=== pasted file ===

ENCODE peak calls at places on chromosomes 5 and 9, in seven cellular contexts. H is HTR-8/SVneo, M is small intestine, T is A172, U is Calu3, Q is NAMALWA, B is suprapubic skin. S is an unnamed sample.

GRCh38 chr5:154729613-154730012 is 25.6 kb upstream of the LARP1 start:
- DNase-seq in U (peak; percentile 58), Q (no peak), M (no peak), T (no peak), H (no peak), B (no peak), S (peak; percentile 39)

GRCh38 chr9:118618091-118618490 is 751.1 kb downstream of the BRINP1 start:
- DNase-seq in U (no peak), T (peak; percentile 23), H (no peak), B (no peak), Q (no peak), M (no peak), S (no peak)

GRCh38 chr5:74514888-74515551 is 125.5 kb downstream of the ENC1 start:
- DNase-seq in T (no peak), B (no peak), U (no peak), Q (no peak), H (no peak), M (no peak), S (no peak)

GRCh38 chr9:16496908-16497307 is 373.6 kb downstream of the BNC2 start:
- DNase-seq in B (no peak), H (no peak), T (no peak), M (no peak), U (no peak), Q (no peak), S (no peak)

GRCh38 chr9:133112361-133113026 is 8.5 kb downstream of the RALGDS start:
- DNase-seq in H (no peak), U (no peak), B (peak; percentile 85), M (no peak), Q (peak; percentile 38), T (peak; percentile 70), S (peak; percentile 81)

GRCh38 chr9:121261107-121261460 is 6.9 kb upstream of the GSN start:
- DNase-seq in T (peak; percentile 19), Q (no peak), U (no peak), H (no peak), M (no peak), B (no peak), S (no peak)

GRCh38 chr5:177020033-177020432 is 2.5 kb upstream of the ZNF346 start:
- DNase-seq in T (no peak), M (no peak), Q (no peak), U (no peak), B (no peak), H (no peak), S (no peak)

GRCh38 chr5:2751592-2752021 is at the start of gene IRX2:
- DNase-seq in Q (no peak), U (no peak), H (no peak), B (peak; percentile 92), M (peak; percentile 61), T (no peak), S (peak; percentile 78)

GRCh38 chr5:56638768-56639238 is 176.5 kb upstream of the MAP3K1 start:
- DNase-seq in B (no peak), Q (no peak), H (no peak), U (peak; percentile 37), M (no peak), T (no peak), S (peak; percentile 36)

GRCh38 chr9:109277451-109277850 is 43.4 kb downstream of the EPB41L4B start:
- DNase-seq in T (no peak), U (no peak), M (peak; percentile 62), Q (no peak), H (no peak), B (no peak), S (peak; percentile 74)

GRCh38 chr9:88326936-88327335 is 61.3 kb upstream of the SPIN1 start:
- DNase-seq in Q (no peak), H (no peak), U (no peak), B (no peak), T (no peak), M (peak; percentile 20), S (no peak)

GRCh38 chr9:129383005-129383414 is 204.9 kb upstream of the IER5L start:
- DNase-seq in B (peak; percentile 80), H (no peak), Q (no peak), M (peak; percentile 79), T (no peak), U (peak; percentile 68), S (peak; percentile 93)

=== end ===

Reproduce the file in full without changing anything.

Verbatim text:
ENCODE peak calls at places on chromosomes 5 and 9, in seven cellular contexts. H is HTR-8/SVneo, M is small intestine, T is A172, U is Calu3, Q is NAMALWA, B is suprapubic skin. S is an unnamed sample.

GRCh38 chr5:154729613-154730012 is 25.6 kb upstream of the LARP1 start:
- DNase-seq in U (peak; percentile 58), Q (no peak), M (no peak), T (no peak), H (no peak), B (no peak), S (peak; percentile 39)

GRCh38 chr9:118618091-118618490 is 751.1 kb downstream of the BRINP1 start:
- DNase-seq in U (no peak), T (peak; percentile 23), H (no peak), B (no peak), Q (no peak), M (no peak), S (no peak)

GRCh38 chr5:74514888-74515551 is 125.5 kb downstream of the ENC1 start:
- DNase-seq in T (no peak), B (no peak), U (no peak), Q (no peak), H (no peak), M (no peak), S (no peak)

GRCh38 chr9:16496908-16497307 is 373.6 kb downstream of the BNC2 start:
- DNase-seq in B (no peak), H (no peak), T (no peak), M (no peak), U (no peak), Q (no peak), S (no peak)

GRCh38 chr9:133112361-133113026 is 8.5 kb downstream of the RALGDS start:
- DNase-seq in H (no peak), U (no peak), B (peak; percentile 85), M (no peak), Q (peak; percentile 38), T (peak; percentile 70), S (peak; percentile 81)

GRCh38 chr9:121261107-121261460 is 6.9 kb upstream of the GSN start:
- DNase-seq in T (peak; percentile 19), Q (no peak), U (no peak), H (no peak), M (no peak), B (no peak), S (no peak)

GRCh38 chr5:177020033-177020432 is 2.5 kb upstream of the ZNF346 start:
- DNase-seq in T (no peak), M (no peak), Q (no peak), U (no peak), B (no peak), H (no peak), S (no peak)

GRCh38 chr5:2751592-2752021 is at the start of gene IRX2:
- DNase-seq in Q (no peak), U (no peak), H (no peak), B (peak; percentile 92), M (peak; percentile 61), T (no peak), S (peak; percentile 78)

GRCh38 chr5:56638768-56639238 is 176.5 kb upstream of the MAP3K1 start:
- DNase-seq in B (no peak), Q (no peak), H (no peak), U (peak; percentile 37), M (no peak), T (no peak), S (peak; percentile 36)

GRCh38 chr9:109277451-109277850 is 43.4 kb downstream of the EPB41L4B start:
- DNase-seq in T (no peak), U (no peak), M (peak; percentile 62), Q (no peak), H (no peak), B (no peak), S (peak; percentile 74)

GRCh38 chr9:88326936-88327335 is 61.3 kb upstream of the SPIN1 start:
- DNase-seq in Q (no peak), H (no peak), U (no peak), B (no peak), T (no peak), M (peak; percentile 20), S (no peak)

GRCh38 chr9:129383005-129383414 is 204.9 kb upstream of the IER5L start:
- DNase-seq in B (peak; percentile 80), H (no peak), Q (no peak), M (peak; percentile 79), T (no peak), U (peak; percentile 68), S (peak; percentile 93)